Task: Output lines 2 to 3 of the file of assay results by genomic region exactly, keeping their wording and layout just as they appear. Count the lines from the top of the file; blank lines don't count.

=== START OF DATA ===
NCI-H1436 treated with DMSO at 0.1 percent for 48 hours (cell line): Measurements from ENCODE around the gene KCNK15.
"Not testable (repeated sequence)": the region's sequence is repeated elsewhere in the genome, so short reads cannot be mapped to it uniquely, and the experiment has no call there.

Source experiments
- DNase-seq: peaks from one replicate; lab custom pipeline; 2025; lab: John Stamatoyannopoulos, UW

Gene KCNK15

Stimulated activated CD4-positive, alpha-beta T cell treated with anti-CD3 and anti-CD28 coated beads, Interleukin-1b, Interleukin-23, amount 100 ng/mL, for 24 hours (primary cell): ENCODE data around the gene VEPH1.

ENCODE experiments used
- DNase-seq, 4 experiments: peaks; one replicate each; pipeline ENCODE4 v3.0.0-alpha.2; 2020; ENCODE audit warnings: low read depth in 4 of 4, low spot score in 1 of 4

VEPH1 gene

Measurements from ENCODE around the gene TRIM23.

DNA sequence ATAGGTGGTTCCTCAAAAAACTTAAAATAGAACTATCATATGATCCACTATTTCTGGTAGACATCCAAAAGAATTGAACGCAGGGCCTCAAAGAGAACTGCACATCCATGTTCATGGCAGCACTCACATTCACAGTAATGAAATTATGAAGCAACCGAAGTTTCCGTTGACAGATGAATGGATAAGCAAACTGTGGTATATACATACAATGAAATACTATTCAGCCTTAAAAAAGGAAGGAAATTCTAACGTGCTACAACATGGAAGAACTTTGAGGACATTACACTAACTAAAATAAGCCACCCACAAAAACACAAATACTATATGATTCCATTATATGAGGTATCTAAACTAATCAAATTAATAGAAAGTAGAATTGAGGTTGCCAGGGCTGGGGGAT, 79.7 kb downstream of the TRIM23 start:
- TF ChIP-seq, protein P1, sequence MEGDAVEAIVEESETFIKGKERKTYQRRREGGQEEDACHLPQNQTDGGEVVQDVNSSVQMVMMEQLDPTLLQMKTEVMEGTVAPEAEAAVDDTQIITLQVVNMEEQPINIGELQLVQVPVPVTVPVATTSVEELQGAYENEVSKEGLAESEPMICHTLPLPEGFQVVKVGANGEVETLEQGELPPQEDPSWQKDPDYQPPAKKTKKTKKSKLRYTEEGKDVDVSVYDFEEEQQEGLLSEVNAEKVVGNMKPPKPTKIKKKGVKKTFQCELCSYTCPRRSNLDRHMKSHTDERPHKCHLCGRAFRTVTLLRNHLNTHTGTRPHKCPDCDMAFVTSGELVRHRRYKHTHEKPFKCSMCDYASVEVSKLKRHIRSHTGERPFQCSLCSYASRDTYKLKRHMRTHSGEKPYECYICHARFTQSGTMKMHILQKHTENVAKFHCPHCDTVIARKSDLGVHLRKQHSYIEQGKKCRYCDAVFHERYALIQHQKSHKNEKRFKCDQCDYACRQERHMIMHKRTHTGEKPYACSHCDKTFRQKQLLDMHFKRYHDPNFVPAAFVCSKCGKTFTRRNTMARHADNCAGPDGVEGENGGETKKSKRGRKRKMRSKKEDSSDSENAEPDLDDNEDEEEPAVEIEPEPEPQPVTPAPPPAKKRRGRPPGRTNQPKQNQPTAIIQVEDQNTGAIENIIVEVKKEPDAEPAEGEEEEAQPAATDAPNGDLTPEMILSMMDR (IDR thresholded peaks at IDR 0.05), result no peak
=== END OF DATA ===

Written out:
"Not testable (repeated sequence)": the region's sequence is repeated elsewhere in the genome, so short reads cannot be mapped to it uniquely, and the experiment has no call there.

Source experiments